They say that eyes are the windows to the soul. With Erykah Badu, however, it may be wiser to go directly to the hair. Badu habitually uses it as an extension of her art — wrapped, tied, dyed, or magnificently Afroed — but on New Amerykah’s illustrated cover, it literally contains a multitude: fetuses, dollar signs, raised fists, weapons, syringes, flowers… Apparently, she’s got a lot on her mind.
Ever since her multiplatinum 1997 debut, Baduizm, Badu has cultivated the air of a mild musical eccentric, unusual but acces¬sible. She is both earth mama and mystic, a Billie Holiday jazz-rasp queen with a tangy Southern drawl and a penchant for hip-hop boys (she’s been linked to Common and OutKast’s André 3000). On Amerykah, she joins forces with a disparate group of collaborators, 67-year-old jazz vibraphonist Roy Ayers and DJ/rapper/producer Madlib (Talib Kweli, Ghostface Killah) among them. Ayers helms the wonderfully bizarre opening track, ”Amerykahn Promise” — a horn-filled tribute (or is it a retort?) to the blaxploitation anthems of the ’70s — in which she breathes, ”I’ll give you my eyes/I’ll give you my ears/I’ll give you my hands,” and pledges her lips, tongue, thighs…”damn near anything you want.”
Madlib, meanwhile, brings an undulating, snake-charmer menace to the atmospheric hymn ”The Healer (Hip Hop).” Back in 2006, rapper Nas declared that hip-hop was dead; in 2008, Erykah claims ”it’s bigger than religion?bigger than the government.” With her it sounds not like a boast but a fortune-teller’s promise. ”Me,” built on gentle beats and muted horns, is perhaps Badu’s most fully realized attempt at autobiography: ”Ev¬erything around you see/The ankhs, the wraps, the plus degrees…It’s all me.” She also freely says she’s ”had two babies [with] different dudes” and laments that at 37, ”my ass and legs have gotten thick.” Badu sings with a graceful self-accep¬tance that would do Mary J. Blige proud, but she delivers it with an easy humor Blige has never shown. Madlib also guides the breezy, midtempo charmer ”My People,” while ”Soldier 7” serves up a lyrical state-of-the-union update on Marvin Gaye’s ”What’s Going On.” The portrait of urban blight that follows, ”The Cell,” does the same with Stevie Wonder’s ”Living for the City.”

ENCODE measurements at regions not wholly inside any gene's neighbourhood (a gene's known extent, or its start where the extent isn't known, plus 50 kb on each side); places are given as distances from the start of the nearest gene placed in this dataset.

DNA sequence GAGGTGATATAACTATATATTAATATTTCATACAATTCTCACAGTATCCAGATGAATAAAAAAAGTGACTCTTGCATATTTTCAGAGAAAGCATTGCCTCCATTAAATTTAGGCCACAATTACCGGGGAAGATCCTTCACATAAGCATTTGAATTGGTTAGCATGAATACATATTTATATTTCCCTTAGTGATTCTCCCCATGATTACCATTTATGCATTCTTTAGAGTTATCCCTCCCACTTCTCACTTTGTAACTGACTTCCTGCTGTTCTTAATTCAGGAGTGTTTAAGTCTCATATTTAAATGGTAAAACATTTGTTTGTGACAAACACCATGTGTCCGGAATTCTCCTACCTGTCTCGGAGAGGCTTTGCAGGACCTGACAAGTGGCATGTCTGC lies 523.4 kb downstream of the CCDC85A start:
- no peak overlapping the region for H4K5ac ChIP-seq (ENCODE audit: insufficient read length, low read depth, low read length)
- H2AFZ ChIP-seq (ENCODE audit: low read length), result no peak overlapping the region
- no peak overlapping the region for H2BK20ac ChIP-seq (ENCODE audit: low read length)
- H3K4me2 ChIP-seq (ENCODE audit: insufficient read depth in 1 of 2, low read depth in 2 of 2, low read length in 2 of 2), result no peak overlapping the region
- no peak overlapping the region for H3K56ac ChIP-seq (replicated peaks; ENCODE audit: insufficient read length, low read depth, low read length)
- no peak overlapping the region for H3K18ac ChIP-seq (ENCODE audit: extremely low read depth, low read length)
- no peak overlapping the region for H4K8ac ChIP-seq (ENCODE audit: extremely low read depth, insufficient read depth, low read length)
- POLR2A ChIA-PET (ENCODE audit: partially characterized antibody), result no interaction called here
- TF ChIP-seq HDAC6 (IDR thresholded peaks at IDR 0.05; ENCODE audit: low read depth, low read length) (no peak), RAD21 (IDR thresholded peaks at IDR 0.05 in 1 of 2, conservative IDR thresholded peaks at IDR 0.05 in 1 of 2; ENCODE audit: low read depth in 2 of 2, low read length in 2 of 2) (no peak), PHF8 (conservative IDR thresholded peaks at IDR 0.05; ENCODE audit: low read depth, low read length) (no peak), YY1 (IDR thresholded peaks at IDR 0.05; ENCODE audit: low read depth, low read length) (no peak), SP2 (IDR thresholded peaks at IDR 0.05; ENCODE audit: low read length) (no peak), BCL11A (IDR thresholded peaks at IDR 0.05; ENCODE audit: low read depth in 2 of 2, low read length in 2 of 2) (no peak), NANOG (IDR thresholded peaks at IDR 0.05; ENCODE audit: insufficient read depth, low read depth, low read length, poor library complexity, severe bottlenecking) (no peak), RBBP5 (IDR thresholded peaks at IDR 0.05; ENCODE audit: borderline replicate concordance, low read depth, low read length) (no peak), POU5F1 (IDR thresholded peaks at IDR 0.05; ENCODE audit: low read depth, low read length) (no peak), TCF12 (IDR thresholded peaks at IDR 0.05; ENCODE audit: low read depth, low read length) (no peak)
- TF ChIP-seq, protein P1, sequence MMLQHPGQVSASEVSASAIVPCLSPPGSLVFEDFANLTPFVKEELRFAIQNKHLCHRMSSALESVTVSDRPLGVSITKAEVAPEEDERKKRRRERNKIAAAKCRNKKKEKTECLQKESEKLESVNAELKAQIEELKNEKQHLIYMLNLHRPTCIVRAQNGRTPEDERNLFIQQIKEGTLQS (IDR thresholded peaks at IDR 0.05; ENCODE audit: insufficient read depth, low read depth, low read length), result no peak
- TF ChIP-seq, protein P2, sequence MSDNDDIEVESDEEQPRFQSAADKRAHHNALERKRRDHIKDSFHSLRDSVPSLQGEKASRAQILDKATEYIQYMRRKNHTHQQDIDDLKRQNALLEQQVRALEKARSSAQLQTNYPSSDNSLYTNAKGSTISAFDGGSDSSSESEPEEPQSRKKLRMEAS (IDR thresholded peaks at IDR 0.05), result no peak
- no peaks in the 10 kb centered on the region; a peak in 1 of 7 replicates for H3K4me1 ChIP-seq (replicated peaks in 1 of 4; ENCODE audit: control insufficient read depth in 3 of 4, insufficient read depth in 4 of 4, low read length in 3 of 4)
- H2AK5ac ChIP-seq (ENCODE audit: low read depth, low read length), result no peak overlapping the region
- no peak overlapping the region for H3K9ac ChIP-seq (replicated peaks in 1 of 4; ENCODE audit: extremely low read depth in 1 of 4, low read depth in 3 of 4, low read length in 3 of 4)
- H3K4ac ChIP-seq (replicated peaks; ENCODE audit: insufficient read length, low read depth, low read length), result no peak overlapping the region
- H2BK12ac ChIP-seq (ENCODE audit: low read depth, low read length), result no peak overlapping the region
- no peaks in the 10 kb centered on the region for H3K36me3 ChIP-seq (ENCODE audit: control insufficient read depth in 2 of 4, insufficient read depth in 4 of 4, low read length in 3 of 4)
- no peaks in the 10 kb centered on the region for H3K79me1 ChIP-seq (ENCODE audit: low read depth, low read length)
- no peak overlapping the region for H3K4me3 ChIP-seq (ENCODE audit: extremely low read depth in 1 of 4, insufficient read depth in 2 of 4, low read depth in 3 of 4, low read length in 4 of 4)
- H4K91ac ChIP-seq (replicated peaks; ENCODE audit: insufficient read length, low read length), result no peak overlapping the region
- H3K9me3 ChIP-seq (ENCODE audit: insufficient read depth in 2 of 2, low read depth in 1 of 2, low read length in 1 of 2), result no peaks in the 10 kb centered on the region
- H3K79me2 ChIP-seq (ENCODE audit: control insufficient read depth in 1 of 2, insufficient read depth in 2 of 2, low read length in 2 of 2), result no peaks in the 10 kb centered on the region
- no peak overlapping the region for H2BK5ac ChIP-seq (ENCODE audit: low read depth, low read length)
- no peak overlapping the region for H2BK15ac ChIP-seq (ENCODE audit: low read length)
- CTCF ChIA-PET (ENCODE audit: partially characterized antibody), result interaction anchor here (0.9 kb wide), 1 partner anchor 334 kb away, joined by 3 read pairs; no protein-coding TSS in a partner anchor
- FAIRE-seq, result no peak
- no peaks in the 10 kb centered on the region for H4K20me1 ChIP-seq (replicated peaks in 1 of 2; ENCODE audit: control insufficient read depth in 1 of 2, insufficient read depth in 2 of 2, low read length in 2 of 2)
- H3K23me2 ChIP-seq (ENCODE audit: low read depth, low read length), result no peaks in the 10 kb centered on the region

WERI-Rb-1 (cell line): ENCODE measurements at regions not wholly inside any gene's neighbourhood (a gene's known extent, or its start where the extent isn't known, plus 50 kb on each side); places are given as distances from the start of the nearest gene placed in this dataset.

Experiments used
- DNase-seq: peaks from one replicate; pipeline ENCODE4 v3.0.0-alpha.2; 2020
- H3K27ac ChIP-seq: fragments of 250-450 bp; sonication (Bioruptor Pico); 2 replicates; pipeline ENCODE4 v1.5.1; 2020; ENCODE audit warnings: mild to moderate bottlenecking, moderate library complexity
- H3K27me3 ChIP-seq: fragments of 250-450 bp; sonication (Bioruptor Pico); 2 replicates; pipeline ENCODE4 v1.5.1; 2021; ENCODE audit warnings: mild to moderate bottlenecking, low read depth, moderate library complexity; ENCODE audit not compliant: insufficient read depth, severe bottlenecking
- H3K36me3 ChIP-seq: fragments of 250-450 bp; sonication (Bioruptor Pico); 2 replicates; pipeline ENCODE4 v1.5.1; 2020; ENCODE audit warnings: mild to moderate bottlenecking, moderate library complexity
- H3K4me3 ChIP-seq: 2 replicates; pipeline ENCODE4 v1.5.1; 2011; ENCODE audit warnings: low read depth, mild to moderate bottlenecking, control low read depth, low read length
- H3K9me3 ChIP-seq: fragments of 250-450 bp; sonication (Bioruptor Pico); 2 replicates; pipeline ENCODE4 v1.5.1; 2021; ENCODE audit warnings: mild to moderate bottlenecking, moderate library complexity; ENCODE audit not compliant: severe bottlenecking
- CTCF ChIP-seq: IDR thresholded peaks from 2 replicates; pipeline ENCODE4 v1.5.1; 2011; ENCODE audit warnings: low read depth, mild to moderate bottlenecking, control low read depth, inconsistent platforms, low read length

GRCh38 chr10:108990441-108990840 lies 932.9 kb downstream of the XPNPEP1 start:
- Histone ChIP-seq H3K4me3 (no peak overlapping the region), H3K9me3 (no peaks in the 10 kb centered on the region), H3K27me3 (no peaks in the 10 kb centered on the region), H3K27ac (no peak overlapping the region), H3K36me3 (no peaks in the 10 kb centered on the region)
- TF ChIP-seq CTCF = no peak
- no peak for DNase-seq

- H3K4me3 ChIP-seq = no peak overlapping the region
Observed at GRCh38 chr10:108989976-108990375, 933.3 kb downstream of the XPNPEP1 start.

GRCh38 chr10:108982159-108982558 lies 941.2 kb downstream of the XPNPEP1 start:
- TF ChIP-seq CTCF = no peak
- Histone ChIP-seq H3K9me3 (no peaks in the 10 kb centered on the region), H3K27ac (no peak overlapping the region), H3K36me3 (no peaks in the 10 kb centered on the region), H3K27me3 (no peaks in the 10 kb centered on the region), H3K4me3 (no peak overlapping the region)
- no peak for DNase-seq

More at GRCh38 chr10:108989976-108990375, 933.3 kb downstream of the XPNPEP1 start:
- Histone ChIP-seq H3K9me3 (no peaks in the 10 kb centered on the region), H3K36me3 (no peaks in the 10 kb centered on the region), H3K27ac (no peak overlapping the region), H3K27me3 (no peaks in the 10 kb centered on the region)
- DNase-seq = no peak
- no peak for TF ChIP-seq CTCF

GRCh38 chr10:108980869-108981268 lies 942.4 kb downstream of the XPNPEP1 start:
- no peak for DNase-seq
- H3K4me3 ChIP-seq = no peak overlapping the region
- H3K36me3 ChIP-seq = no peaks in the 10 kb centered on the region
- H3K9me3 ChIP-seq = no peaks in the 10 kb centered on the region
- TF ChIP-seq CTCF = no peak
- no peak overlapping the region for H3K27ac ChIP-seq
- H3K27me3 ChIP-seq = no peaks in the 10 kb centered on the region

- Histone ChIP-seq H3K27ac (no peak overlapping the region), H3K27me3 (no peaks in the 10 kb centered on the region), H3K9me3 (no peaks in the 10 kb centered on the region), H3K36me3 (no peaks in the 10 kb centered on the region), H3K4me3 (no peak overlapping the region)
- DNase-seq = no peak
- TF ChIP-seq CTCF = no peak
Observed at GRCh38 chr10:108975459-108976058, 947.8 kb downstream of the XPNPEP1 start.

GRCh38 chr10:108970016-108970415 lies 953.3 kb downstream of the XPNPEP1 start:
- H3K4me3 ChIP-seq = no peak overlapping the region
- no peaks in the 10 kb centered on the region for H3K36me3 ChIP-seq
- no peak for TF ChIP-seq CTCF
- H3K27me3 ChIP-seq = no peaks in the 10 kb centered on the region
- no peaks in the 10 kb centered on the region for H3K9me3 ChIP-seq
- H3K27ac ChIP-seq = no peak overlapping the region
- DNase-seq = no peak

It’s odd, then, that ”Honey,” the album’s bonus track, is also its first single. The song’s squiggly bass line and cute but inane sentiments (”Honey, you so sweet/Sugar got a long way to catch you”) are perhaps the safest, least interesting efforts on the album. Thankfully, Badu spent 10 other tracks showing us exactly what she can do. A-